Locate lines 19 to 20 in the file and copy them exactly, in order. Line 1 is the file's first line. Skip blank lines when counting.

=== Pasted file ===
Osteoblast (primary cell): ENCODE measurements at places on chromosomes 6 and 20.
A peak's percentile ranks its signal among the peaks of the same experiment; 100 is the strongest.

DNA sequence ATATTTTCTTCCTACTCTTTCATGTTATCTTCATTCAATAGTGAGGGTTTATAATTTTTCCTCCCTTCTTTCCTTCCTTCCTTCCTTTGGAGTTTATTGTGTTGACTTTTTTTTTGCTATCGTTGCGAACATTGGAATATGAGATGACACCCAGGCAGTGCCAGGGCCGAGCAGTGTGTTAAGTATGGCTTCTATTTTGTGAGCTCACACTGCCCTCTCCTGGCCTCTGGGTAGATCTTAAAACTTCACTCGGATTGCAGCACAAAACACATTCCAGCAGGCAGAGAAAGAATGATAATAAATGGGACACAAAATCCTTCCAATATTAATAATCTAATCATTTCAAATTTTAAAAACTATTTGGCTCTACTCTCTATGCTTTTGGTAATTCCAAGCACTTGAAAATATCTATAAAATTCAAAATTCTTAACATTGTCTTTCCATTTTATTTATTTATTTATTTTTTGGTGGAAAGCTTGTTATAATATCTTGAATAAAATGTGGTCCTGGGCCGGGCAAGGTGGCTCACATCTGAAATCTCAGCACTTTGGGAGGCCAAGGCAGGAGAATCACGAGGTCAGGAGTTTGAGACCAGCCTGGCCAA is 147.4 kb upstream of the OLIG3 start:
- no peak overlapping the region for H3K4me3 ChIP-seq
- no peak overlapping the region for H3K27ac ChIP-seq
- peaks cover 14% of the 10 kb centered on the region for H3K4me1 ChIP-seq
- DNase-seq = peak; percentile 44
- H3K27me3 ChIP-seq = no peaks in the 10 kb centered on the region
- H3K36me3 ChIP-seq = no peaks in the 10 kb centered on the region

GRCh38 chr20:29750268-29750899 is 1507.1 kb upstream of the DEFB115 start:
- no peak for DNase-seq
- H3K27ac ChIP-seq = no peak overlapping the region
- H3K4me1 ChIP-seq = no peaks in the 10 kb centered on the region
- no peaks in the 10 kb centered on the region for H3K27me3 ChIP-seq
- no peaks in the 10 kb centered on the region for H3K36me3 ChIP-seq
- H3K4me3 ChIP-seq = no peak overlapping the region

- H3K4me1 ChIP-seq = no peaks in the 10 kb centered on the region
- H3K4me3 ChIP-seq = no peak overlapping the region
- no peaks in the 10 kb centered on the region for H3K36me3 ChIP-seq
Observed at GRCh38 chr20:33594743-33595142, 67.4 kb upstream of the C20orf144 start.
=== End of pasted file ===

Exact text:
- no peaks in the 10 kb centered on the region for H3K36me3 ChIP-seq
Observed at GRCh38 chr20:33594743-33595142, 67.4 kb upstream of the C20orf144 start.